On Not Giving Up When You’re Told No: for #PitchWars people and everyone who feels like giving up today

So, it’s #PitchWars, pre-Dragon Con season, my busiest time of year. I’m in the middle of map deadlines, reading the fantastic slush that applied for a mentor/mentee program called Pitch Wars that I’ve participated in every year since I got agented.

This year, I’ve been reading some pretty fantastic subs. If you’re not familiar with Pitch Wars, it’s a contest where writers of middle grade, young adult, and adult (all genres) apply to have their work mentored by agented and/or published authors, editors, and publishing professionals to have their work shaped and honed for an agent round in November. I’m seeing a lot of amazing things this year, and most of what I’ve received is being sorted in Yes/Absolutely Yes/Oh my goodness YES folders. It’s really become a everything I’m reading here is awesome, but what in here is great sort of problem.

I can only choose one to be my mentee for this particular contest in this particular year.

This is a disheartening thing, knowing we mentors pick and choose only to select one. This means many will enter this ambiguous area of your work is great, but I still couldn’t choose it because I must pick one. So, I wanted to take some time and talk about not giving up. Because I’m an artist, I’m going to use art.


A few years ago, back in 2013, I ran my first art booth. I wasn’t producing quality work, and I think I maybe sold one print that whole day, but I learned a lot from the process of having to get a shop ready, get prints made, get a square app to accept card payments, bring cash on hand, talk to people, and generally learn from the experience.

Recently, as in last year and this past summer, I went through a couple processes (not unlike Pitch Wars) to kick my art in the butt and get it up to where I knew my potential COULD be. I tried out for an apprentice program with a studio, I took the summer session with the inimitable Giuseppe Castellano (full review coming on that once I finish that art piece!) and got my certificate in graphic design online with CalArts.

Today and yesterday, I released a promo piece online for the Merrimack Valley Book Festival. This piece meant a lot to me for a couple reasons, for a reason that was only known by me when I submitted it to Christopher Golden for consideration with promoting the festival.

First, this was a piece I drew four years ago, not at all indicative of the way I draw now. I tried to sell prints of it at my first booth, and people liked the concept, but no one bought it. Last fall, I privately set about using it as a way to study digital painting (which I felt I sucked at) and a way to learn Corel Painter 2016 and Kyle Brushes. I wanted to take an old drawing and color it better than the first time I tried.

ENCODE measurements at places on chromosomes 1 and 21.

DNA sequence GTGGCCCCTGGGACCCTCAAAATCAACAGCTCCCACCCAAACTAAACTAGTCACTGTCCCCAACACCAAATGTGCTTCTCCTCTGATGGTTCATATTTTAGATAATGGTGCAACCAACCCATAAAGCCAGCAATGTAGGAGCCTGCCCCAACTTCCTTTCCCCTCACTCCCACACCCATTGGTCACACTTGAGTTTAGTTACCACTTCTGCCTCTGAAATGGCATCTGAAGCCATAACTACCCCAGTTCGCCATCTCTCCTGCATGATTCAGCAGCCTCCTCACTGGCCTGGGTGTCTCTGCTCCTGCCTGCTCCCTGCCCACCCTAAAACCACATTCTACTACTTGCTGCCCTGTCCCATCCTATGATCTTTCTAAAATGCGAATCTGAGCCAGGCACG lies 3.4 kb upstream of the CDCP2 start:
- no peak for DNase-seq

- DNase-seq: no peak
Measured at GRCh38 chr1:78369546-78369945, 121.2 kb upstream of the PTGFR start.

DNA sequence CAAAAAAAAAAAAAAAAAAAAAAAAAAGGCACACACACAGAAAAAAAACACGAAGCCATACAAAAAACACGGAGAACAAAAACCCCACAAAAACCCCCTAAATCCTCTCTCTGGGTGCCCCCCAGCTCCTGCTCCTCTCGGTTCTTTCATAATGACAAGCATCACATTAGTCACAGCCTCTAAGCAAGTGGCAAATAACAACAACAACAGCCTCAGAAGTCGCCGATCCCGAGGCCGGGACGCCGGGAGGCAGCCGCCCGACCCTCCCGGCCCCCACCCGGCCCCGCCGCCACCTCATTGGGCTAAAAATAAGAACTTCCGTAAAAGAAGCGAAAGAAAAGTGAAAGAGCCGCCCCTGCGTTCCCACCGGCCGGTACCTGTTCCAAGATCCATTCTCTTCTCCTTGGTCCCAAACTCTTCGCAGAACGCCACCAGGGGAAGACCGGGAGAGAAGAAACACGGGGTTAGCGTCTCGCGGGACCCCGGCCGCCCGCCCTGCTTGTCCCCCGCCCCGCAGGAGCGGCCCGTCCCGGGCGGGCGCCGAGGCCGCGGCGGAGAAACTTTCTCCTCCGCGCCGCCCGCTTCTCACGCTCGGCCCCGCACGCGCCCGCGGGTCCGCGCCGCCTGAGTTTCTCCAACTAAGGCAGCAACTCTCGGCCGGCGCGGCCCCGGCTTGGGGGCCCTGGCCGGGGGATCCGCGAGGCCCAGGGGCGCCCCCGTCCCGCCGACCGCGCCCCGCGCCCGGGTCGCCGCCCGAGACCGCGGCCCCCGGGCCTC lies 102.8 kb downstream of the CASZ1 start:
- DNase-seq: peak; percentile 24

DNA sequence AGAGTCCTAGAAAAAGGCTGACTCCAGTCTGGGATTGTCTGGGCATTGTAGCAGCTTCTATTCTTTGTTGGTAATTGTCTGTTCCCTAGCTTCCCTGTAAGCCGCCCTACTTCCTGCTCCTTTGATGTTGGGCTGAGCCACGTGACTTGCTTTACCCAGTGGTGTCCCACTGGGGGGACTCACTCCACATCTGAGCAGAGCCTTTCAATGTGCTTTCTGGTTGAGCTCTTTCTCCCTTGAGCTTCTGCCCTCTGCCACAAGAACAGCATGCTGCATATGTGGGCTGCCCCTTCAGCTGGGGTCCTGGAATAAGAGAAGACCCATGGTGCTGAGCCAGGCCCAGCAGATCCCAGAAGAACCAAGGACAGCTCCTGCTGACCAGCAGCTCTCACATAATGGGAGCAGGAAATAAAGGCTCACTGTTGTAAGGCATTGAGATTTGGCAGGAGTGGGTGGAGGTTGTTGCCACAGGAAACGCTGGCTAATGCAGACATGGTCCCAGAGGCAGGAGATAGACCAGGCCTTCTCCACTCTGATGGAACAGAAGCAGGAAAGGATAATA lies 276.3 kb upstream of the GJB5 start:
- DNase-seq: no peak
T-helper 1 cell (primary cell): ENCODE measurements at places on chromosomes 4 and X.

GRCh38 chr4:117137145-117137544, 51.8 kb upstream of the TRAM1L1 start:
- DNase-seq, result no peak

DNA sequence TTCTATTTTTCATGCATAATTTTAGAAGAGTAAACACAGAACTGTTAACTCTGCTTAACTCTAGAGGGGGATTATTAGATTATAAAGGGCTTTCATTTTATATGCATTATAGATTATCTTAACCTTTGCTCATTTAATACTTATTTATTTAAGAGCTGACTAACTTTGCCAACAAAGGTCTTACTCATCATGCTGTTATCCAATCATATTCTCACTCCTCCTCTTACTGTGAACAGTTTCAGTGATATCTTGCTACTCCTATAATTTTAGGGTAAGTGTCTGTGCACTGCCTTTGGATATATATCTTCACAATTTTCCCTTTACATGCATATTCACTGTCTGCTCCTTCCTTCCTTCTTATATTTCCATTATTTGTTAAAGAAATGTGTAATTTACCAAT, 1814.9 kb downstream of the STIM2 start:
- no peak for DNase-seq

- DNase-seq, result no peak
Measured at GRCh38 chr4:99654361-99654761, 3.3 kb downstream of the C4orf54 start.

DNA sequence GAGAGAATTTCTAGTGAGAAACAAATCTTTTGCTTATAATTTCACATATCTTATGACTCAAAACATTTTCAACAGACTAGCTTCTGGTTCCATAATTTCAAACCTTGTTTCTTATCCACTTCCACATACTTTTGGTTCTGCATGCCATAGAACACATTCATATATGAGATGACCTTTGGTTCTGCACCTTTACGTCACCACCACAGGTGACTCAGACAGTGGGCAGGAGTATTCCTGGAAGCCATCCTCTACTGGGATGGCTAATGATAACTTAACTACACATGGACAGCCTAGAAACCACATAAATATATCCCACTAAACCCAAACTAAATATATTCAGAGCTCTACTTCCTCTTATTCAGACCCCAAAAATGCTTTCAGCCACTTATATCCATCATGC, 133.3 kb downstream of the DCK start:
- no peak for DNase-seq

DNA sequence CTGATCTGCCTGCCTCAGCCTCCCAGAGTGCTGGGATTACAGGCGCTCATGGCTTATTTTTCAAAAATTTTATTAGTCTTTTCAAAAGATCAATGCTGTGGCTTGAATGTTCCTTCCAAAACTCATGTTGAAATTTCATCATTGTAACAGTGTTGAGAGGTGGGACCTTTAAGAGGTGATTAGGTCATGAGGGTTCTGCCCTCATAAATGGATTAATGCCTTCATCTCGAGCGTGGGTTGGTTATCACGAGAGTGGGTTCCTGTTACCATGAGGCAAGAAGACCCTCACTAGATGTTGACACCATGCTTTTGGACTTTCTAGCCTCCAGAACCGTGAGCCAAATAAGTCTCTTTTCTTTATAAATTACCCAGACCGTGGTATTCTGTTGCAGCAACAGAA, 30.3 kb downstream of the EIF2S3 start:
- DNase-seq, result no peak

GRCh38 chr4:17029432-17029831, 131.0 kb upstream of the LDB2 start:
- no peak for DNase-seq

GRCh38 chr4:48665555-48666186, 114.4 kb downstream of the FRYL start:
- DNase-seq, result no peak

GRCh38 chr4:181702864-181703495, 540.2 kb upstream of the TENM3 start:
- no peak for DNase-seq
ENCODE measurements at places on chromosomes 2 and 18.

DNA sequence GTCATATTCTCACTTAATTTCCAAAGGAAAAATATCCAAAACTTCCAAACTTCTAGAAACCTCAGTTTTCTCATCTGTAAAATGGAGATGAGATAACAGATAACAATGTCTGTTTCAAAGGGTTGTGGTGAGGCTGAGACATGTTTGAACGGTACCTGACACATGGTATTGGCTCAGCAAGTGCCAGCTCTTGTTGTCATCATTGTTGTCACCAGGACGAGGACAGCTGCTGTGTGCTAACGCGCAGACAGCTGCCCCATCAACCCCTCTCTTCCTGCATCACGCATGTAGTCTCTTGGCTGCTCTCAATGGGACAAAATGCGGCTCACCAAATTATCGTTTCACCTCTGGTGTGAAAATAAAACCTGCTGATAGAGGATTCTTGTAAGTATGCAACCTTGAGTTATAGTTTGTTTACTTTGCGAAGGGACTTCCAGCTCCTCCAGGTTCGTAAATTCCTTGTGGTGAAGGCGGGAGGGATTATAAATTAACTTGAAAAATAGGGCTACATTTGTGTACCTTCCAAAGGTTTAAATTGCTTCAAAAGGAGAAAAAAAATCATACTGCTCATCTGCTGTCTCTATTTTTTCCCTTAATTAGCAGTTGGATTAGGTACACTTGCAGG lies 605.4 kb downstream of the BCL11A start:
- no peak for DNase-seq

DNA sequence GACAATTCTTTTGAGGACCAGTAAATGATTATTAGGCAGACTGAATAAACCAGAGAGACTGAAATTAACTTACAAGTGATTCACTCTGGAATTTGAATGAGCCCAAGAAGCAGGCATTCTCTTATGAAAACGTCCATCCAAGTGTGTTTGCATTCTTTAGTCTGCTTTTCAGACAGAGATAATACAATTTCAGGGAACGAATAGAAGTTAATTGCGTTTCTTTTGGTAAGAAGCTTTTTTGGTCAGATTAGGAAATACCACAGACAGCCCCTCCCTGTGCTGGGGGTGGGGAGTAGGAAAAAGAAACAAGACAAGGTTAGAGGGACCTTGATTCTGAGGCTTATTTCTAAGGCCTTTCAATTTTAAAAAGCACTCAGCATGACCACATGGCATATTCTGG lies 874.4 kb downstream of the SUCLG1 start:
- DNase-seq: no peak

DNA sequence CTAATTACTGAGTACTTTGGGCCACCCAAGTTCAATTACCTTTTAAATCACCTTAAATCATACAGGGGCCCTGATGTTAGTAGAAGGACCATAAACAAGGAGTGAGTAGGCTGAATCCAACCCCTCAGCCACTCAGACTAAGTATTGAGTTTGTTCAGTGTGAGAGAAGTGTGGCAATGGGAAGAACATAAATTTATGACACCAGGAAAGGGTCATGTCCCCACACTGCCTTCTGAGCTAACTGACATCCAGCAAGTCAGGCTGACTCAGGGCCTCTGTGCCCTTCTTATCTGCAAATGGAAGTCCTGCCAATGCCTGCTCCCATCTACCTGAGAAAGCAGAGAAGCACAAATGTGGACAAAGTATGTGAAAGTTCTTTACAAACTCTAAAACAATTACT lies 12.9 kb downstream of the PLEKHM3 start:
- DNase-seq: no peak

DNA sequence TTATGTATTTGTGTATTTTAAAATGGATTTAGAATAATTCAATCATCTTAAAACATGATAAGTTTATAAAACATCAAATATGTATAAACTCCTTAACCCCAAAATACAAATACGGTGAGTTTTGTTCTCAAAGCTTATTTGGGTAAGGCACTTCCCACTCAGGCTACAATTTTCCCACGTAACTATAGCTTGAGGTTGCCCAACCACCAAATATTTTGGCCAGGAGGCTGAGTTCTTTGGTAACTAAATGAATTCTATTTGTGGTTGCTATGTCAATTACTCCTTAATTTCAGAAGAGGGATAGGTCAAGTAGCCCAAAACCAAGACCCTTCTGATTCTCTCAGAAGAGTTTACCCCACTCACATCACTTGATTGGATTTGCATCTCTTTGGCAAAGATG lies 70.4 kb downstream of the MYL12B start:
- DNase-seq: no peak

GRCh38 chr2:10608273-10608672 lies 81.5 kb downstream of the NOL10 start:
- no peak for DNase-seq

This is what it looked like before:


I dug it up last fall when I was between jobs and didn’t know quite where I wanted to go with my career and stuck the original pencils in Corel and started learning to paint. I quite liked the drawing and premise, but had no idea what I was doing with Painter, and played around with it anyway.

What came out was this:


Pretty good, pretty good, still not there.

I took the class with the Illustration Department, got my butt handed to me in the best way trying to learn Kyle brushes in Photoshop, and ended up taking part of what I drew in Painter out of Painter. I stuck it into Photoshop for this result:



I mean, the difference here is HUGE. You can see it, right? This is the difference between my work in 2013 and my work in 2017. THIS is what not giving up looks like, this is what continuous study, trying over again and again to learn process, craft, asking for feedback, trying and failing looks like.

I tried and failed a lot, but I finally feel like I’m getting somewhere after about four years of sending my work out for jobs, getting critiques, being told no, being told yes. No matter what I heard, I kept going, even when it meant having to ignore people I looked up to that told me I wasn’t good enough, even when I told myself I wasn’t good enough.

I’ve been told all kinds of things between 2013 and 2017: that I wasn’t a good enough artist, that I wasn’t going to make it as both writer and illustrator, that nobody is both a writer AND an illustrator, that I should give up and “just do one” dozens upon dozens more times than someone said I was going to make it. I’ve also been told my maps helped increase the sales of books, that my art was direct in helping people decide whether or not to pick up a book to read. I heard more and more “yes” as the years went on. I kept going.

It gets easy to listen to that little voice inside your head, #PitchWars people, writers, illustrators, artists of all types. It gets easy to listen to that melodic call of “I’m not good enough if I’m not chosen.” Heck, I’ve believed it from time to time my entire career since I started to do this crazy thing that seems impossible to do. BUT, if I had listened to that voice in my head that I wasn’t going to make it, or the dozens upon dozens of people who said I never would, my art wouldn’t be used to help promote some of my favorite writers living today.

Don’t listen.

Keep going.

Even if I end up being the one telling you no, I’m not able to mentor you this year, keep going.


You will see the results in one year, two years, five, ten. Guaranteed. Sometimes that’s easier to “see” with art, so I’m writing this today for you, for anyone who feels like giving up today or any other day. Just keep going.

For direct comparison:



One Comment Add yours

  1. M.L. Keller says:

    Love this. Thanks so much for sharing. Too many people think creative arts are all talent. You either have it or you don’t. But it just isn’t true. Whether it’s writing, singing, or visual arts, “talent” is nothing without practice and study.


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